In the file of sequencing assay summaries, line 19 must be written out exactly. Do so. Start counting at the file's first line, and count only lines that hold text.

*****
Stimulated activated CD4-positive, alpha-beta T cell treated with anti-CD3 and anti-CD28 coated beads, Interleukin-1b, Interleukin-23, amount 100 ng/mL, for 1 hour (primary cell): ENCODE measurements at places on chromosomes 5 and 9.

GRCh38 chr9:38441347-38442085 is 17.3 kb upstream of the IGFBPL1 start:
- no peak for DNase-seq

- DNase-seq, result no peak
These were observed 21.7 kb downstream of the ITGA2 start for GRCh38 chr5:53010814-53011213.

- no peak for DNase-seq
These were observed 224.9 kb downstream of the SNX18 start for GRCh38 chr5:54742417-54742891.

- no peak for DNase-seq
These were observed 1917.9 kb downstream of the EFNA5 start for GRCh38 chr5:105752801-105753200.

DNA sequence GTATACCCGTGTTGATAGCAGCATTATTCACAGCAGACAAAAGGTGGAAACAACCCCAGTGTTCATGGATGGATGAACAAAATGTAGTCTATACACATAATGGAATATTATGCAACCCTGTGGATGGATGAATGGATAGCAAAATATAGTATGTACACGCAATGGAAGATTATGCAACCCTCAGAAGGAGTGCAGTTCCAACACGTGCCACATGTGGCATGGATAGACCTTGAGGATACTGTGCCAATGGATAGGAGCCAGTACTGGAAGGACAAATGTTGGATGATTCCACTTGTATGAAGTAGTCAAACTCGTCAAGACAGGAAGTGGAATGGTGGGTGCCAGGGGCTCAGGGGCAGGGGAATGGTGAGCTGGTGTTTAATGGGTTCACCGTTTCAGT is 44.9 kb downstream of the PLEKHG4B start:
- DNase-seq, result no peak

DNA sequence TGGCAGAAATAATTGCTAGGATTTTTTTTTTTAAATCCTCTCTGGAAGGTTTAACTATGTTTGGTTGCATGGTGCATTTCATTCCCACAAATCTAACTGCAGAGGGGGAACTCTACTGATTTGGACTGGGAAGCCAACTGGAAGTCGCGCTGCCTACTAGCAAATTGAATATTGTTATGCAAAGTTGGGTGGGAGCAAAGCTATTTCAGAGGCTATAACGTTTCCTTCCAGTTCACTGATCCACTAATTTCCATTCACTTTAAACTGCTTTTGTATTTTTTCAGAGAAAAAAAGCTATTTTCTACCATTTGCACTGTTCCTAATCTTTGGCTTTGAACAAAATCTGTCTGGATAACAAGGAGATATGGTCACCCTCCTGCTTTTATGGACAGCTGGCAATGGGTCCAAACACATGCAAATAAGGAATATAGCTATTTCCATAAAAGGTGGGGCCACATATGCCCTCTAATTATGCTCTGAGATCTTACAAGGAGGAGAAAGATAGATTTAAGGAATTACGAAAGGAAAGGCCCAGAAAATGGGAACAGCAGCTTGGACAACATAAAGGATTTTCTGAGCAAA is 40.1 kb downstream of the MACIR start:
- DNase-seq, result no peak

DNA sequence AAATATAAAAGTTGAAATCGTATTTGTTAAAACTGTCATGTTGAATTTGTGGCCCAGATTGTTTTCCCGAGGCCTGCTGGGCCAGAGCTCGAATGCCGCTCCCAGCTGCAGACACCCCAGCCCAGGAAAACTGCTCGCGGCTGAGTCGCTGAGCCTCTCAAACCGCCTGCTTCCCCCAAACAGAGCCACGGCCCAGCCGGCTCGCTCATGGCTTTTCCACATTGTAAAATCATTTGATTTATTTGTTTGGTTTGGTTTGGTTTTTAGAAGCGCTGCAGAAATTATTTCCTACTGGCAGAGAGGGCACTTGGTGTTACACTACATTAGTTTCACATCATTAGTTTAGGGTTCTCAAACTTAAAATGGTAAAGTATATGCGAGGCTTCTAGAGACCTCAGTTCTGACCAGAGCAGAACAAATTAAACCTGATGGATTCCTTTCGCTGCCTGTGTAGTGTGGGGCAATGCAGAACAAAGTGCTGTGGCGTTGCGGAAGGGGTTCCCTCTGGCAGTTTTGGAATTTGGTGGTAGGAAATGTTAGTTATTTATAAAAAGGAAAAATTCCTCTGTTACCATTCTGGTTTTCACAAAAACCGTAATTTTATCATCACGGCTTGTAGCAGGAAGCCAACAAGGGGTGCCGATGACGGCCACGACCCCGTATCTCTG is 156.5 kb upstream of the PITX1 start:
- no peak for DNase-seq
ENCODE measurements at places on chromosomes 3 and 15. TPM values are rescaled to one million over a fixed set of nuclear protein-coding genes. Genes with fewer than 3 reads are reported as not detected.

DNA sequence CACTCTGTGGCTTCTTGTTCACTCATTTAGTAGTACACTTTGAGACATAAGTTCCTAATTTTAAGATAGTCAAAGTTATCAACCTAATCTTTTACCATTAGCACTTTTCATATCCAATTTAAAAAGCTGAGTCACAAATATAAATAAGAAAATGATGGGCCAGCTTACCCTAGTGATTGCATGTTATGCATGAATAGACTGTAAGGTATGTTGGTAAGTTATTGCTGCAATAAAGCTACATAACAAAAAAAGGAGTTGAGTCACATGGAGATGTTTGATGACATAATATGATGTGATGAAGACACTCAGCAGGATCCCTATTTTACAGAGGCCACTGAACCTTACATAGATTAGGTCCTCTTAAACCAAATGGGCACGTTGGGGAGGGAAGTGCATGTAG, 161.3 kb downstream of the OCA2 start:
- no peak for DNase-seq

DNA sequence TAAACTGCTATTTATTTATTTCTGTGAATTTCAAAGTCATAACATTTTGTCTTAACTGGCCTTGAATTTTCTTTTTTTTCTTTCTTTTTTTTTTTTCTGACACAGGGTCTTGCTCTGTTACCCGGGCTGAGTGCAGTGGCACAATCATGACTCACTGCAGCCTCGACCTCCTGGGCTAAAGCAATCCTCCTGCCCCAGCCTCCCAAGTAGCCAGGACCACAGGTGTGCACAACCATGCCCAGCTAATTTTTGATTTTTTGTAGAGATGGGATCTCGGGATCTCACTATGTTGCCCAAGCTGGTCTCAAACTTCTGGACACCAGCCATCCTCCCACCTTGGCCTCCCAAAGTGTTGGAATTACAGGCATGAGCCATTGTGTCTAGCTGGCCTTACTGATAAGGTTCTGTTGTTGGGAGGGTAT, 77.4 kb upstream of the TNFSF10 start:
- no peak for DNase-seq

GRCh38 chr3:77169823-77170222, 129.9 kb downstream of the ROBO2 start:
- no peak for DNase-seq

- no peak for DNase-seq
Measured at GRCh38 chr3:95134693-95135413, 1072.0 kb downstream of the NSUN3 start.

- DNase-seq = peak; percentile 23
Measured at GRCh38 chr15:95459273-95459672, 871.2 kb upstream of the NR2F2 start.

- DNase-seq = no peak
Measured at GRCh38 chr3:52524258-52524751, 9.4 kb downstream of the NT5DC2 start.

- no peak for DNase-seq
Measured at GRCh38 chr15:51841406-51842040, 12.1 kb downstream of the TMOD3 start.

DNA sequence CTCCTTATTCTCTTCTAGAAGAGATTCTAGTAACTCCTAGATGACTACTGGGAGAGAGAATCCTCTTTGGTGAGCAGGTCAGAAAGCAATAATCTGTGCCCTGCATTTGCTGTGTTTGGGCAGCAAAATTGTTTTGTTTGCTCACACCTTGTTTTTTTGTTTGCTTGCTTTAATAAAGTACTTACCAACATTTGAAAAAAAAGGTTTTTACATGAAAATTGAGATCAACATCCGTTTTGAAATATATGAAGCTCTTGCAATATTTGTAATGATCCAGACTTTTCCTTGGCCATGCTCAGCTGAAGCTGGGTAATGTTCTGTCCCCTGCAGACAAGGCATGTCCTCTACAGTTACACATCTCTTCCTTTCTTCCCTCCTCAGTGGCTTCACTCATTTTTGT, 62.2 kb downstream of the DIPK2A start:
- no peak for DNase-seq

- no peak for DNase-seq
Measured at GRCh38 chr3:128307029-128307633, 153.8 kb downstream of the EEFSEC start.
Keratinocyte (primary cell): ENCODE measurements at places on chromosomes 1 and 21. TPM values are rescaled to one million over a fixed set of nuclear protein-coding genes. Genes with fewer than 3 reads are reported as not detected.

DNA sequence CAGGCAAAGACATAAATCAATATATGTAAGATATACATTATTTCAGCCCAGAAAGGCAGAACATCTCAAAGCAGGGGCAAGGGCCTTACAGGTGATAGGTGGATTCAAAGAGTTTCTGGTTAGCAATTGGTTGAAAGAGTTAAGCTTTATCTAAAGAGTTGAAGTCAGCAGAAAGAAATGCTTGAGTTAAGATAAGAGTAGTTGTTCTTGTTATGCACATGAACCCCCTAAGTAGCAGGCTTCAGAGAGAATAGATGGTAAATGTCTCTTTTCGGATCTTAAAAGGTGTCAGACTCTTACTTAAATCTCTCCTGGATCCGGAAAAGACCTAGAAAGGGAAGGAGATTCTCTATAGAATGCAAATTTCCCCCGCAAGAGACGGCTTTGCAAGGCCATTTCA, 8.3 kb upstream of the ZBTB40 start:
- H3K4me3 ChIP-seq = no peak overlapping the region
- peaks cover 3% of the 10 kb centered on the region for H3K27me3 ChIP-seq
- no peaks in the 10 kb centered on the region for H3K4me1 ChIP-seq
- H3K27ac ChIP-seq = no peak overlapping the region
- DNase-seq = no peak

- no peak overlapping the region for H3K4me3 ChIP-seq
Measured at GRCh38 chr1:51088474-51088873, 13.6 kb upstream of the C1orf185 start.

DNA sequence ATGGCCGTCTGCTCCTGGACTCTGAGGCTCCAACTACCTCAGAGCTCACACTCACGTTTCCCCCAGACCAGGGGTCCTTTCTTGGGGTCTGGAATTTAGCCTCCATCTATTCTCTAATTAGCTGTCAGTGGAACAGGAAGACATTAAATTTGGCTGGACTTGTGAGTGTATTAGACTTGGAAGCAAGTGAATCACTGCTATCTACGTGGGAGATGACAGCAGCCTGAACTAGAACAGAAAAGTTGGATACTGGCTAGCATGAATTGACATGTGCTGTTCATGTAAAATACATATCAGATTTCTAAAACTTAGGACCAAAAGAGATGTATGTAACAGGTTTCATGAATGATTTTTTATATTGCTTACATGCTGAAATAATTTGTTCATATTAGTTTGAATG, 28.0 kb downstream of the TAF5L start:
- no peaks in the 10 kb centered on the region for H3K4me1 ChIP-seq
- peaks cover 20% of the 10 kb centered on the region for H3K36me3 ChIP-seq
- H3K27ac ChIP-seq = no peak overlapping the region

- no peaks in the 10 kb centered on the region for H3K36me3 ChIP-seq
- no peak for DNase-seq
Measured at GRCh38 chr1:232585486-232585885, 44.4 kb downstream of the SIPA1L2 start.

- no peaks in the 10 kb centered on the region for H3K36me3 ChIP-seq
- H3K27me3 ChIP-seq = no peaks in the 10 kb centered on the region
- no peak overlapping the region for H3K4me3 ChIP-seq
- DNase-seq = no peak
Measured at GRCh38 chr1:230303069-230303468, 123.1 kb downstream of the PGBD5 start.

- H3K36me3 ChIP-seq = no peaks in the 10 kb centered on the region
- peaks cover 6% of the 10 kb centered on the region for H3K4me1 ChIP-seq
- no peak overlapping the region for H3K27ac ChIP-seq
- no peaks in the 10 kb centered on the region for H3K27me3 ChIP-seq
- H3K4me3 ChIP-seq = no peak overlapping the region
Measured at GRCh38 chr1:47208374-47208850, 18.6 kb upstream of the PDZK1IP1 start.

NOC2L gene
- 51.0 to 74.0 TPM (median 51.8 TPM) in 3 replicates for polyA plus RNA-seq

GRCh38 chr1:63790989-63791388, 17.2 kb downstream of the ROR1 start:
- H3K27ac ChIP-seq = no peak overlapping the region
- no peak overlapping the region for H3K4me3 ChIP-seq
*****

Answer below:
DNA sequence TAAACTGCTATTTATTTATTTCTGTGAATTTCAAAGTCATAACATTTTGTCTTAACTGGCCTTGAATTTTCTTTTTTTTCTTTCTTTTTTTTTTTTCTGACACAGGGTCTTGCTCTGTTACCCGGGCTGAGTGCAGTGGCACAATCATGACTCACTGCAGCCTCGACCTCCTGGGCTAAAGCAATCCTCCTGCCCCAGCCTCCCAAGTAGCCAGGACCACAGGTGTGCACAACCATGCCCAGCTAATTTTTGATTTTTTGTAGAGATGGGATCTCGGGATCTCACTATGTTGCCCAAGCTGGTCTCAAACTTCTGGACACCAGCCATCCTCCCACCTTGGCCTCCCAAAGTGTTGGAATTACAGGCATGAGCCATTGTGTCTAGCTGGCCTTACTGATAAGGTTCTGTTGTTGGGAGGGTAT, 77.4 kb upstream of the TNFSF10 start: